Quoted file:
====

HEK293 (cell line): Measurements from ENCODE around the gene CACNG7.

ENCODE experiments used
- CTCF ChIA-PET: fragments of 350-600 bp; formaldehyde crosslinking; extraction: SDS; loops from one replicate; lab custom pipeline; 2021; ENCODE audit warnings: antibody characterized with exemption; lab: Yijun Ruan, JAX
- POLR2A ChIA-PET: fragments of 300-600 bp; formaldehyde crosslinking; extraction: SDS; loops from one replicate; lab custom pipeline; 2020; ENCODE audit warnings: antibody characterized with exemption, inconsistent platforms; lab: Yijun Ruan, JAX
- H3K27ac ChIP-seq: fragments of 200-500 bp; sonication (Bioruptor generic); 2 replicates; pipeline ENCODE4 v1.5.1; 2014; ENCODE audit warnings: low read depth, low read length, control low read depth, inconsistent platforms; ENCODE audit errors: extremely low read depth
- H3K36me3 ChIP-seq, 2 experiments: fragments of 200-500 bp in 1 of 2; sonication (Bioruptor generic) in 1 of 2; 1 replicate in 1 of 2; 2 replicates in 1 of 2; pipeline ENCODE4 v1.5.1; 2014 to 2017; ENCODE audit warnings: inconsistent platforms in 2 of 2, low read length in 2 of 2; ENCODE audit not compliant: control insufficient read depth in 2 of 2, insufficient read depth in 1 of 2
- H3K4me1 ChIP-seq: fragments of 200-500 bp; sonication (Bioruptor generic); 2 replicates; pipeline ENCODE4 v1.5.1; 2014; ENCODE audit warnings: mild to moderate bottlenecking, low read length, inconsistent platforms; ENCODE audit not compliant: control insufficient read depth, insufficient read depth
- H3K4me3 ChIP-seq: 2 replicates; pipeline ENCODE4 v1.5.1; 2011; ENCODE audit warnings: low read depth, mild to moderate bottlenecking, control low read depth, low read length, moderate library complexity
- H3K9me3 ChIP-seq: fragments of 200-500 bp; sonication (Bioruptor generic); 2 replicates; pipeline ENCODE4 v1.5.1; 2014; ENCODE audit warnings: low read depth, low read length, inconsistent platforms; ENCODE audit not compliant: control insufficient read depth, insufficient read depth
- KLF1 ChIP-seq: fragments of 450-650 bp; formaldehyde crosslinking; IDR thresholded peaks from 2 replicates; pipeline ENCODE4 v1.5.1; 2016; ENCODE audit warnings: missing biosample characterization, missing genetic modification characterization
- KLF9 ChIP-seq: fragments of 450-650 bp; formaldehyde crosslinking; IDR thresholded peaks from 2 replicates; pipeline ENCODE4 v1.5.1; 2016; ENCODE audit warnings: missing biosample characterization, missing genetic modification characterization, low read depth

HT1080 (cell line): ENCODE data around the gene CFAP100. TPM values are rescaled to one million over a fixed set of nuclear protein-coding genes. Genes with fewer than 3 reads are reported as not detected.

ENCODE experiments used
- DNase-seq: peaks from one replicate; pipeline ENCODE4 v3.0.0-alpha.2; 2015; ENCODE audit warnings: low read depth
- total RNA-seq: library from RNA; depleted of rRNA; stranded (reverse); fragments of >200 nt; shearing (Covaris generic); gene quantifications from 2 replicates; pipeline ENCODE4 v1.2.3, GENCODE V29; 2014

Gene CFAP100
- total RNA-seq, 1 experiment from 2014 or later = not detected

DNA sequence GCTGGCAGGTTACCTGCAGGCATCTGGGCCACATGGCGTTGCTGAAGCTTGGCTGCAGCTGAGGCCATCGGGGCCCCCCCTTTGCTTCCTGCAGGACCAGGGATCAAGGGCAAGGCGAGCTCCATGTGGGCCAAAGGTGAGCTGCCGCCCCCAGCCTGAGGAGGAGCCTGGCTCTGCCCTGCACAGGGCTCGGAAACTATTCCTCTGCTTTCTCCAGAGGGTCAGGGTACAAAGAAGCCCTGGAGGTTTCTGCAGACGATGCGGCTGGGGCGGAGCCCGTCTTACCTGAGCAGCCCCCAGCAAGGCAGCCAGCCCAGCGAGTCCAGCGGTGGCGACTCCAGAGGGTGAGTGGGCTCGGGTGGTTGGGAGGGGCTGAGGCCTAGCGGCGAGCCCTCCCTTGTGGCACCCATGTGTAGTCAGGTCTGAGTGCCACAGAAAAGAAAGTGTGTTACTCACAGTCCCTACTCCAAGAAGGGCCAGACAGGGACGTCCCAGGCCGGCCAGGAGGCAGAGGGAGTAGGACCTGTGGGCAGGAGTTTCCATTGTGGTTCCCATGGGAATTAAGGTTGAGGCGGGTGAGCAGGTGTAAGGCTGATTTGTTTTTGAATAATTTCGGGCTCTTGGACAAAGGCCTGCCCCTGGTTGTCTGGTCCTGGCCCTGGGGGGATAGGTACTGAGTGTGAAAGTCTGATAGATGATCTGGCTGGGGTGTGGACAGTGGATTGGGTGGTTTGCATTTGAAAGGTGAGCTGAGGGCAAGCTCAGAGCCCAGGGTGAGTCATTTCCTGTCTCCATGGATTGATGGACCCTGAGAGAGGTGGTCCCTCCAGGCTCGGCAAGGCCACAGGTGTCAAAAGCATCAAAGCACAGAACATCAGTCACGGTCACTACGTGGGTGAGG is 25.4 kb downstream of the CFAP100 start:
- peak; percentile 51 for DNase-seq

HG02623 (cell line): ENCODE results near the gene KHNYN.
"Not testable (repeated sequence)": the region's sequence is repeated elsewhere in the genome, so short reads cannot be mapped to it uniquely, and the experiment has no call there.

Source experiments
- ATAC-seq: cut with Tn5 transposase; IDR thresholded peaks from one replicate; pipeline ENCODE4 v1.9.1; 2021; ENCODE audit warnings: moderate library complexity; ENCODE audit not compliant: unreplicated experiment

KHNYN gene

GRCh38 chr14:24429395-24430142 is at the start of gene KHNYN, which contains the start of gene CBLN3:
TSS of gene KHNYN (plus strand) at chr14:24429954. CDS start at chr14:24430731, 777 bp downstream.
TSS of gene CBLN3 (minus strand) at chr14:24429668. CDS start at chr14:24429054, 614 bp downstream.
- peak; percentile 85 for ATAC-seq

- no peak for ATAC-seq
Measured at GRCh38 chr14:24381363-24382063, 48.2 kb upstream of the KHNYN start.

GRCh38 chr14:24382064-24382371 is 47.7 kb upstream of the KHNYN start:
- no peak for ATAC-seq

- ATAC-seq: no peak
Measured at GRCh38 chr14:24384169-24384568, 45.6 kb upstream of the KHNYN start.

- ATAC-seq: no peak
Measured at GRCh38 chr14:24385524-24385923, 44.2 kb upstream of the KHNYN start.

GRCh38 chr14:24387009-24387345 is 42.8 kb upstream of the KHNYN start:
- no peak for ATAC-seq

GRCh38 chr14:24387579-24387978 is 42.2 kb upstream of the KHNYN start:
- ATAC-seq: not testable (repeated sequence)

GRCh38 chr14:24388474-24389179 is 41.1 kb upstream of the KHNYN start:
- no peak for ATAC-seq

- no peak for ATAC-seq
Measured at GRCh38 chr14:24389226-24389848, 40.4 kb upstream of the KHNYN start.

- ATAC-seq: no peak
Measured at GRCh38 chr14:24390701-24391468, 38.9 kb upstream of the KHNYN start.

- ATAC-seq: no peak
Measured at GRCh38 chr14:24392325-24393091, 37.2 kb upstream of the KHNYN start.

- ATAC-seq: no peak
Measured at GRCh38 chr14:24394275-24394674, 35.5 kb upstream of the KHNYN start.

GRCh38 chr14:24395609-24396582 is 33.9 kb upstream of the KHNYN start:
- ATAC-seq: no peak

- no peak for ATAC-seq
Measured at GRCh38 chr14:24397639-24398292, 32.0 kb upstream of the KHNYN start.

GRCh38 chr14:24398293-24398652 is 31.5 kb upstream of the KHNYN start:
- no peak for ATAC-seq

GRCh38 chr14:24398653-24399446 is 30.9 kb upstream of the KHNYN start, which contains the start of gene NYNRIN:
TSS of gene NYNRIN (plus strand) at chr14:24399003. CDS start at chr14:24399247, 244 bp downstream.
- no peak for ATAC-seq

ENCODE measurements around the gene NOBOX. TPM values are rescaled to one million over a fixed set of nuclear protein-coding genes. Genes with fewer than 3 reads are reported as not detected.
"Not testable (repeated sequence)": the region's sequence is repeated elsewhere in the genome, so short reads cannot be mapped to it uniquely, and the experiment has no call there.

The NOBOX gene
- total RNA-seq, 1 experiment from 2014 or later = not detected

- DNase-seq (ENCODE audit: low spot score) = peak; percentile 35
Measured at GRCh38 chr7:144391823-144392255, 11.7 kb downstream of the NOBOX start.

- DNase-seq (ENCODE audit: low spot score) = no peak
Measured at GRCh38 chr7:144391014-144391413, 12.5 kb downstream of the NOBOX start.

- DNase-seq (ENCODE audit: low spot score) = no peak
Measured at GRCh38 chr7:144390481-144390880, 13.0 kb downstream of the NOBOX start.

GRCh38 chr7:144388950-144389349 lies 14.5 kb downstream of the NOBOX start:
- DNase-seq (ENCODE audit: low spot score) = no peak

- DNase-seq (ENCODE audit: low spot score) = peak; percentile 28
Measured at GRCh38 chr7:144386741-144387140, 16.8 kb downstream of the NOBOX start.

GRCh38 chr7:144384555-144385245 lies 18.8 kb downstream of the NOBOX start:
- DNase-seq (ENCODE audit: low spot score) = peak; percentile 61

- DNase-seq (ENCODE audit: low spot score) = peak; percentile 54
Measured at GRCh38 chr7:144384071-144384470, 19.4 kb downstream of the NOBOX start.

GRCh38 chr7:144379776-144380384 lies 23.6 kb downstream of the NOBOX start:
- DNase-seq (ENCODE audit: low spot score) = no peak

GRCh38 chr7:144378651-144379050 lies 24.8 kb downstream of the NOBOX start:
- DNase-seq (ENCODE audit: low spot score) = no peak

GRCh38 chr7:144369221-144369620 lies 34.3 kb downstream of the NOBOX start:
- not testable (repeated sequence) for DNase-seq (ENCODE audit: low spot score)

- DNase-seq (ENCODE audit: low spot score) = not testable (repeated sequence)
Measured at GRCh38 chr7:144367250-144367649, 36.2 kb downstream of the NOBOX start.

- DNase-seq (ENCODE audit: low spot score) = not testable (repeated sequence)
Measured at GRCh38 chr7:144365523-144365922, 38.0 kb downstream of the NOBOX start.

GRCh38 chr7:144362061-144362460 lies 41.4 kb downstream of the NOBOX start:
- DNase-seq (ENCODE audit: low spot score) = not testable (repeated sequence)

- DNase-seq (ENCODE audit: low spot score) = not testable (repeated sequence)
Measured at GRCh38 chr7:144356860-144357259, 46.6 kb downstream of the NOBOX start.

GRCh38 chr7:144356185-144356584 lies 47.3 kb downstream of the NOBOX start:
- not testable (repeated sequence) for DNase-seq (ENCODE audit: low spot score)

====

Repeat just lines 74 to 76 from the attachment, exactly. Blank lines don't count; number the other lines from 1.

GRCh38 chr7:144384555-144385245 lies 18.8 kb downstream of the NOBOX start:
- DNase-seq (ENCODE audit: low spot score) = peak; percentile 61

- DNase-seq (ENCODE audit: low spot score) = peak; percentile 54